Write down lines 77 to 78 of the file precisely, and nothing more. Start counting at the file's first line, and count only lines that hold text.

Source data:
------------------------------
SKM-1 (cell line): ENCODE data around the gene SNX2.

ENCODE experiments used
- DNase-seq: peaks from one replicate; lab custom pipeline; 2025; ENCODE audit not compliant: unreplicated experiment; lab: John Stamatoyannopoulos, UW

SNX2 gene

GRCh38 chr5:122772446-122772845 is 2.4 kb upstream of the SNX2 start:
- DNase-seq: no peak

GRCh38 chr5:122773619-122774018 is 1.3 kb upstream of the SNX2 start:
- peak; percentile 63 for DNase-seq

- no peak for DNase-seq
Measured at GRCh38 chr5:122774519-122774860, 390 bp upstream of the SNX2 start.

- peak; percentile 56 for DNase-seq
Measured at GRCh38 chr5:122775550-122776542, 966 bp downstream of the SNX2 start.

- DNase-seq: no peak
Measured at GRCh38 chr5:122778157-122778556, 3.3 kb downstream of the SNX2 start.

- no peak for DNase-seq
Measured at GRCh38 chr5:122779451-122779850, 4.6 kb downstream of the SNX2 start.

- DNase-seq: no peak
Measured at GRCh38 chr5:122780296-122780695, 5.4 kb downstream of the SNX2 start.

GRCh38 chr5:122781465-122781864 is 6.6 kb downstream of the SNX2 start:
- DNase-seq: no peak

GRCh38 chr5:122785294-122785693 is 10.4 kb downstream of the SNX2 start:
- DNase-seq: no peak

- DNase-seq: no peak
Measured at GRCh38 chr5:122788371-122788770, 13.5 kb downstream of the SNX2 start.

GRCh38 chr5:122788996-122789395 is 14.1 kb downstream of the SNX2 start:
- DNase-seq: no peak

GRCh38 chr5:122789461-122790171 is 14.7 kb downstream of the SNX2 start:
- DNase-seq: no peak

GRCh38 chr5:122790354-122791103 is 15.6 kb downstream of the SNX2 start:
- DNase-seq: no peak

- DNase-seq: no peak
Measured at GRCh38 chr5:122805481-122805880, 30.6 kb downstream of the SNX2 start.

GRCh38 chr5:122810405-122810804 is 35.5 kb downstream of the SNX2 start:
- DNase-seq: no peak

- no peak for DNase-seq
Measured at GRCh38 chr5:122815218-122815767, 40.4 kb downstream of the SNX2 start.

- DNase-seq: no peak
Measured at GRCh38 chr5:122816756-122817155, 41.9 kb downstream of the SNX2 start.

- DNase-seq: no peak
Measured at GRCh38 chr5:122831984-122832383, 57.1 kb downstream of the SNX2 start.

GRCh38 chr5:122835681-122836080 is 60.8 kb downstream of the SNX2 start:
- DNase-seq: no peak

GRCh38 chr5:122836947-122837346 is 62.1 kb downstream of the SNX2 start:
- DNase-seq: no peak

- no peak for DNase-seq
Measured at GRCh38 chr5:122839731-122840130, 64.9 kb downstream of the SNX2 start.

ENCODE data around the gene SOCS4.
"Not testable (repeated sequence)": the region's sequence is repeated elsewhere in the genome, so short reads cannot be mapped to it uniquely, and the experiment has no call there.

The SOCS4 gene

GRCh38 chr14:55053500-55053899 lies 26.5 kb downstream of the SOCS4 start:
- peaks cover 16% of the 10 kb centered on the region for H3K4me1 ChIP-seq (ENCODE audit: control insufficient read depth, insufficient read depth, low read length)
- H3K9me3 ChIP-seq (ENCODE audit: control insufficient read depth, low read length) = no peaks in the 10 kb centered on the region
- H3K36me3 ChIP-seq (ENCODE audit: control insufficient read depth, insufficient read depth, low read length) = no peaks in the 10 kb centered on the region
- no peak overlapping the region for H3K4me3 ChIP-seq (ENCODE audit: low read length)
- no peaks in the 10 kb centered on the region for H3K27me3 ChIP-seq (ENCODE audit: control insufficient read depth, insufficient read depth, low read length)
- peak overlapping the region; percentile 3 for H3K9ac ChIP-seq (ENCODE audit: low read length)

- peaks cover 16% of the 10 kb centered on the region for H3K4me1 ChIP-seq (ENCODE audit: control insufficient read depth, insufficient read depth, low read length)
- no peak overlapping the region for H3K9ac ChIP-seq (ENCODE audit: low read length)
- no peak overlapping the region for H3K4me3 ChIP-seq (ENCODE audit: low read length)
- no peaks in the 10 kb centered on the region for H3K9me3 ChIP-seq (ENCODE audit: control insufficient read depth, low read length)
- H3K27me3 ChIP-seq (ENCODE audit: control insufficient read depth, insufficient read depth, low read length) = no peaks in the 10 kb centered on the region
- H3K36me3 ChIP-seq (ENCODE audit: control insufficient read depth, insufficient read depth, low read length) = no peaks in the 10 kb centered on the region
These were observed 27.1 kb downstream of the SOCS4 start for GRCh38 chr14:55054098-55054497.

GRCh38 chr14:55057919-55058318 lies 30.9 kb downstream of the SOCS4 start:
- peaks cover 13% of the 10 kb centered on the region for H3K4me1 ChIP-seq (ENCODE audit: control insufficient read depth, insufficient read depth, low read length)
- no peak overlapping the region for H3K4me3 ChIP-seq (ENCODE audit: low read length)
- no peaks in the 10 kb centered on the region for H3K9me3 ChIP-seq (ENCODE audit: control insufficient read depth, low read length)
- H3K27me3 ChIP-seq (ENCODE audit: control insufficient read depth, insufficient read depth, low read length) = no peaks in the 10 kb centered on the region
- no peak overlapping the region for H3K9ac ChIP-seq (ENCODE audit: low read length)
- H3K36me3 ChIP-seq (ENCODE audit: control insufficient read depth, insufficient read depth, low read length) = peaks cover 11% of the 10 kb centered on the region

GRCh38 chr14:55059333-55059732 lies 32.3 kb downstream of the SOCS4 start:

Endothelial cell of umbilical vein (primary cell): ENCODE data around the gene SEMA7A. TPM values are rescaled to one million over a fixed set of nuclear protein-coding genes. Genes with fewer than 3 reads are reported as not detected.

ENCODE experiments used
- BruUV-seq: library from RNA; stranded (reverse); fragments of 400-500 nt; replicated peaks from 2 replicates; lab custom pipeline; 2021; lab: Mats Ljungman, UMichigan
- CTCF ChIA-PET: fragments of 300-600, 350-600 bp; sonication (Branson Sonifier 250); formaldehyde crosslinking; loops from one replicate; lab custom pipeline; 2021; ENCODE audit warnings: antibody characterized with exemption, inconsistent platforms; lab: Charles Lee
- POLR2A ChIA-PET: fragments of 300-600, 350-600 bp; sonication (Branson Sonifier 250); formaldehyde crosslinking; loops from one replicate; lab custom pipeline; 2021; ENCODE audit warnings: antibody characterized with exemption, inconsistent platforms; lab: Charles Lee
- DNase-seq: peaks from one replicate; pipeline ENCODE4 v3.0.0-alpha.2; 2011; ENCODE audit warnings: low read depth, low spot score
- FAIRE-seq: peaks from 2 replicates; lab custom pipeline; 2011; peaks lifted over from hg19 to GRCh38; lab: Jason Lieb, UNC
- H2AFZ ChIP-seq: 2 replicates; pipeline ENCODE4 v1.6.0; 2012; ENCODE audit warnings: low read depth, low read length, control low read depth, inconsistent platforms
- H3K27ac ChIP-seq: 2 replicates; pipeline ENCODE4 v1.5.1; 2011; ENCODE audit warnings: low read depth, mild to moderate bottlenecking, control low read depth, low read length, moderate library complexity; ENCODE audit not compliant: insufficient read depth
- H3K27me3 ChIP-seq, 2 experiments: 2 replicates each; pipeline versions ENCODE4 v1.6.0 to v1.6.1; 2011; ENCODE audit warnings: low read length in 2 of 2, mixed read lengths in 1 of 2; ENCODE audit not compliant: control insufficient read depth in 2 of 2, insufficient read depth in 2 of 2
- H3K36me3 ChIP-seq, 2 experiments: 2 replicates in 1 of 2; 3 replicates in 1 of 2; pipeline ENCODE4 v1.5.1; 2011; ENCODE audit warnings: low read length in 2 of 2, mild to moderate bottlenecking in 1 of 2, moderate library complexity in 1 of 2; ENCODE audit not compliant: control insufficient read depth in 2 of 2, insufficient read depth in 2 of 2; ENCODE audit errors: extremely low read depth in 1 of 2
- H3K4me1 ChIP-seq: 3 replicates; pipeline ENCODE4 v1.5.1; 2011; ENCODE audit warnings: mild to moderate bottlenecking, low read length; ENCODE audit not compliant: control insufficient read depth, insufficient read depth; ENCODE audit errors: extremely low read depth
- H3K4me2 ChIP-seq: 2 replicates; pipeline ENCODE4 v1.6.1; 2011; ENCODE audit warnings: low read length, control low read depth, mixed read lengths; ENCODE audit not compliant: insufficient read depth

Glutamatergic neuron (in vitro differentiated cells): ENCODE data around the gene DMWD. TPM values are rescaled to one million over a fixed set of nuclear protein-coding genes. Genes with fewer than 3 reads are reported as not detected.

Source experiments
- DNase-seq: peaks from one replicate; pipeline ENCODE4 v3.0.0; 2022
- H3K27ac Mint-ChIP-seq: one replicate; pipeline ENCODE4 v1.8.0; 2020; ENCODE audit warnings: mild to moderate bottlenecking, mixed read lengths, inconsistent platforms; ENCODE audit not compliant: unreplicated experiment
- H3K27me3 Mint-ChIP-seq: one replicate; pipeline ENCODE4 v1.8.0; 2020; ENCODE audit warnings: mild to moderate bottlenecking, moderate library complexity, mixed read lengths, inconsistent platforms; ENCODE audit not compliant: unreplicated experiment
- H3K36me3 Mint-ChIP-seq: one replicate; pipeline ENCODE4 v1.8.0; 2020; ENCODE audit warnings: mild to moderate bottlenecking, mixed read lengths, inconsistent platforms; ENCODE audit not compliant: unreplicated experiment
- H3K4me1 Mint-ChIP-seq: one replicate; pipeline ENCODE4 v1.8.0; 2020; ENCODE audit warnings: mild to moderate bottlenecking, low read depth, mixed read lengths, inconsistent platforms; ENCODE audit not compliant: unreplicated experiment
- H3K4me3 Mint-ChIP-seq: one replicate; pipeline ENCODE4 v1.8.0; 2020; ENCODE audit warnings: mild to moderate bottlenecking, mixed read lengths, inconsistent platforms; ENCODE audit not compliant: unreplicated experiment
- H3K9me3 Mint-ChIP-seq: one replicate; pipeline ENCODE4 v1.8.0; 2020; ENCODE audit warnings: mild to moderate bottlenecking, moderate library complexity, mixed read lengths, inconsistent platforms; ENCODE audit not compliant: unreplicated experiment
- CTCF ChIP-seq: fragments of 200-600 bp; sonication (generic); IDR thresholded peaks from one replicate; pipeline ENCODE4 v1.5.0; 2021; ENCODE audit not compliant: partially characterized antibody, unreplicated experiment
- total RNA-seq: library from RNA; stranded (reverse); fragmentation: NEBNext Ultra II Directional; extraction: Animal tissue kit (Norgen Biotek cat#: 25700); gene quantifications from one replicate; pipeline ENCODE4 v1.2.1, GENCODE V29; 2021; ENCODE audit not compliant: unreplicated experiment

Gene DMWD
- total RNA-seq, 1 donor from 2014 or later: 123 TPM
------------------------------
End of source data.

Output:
- DNase-seq: peaks from one replicate; pipeline ENCODE4 v3.0.0-alpha.2; 2011; ENCODE audit warnings: low read depth, low spot score
- FAIRE-seq: peaks from 2 replicates; lab custom pipeline; 2011; peaks lifted over from hg19 to GRCh38; lab: Jason Lieb, UNC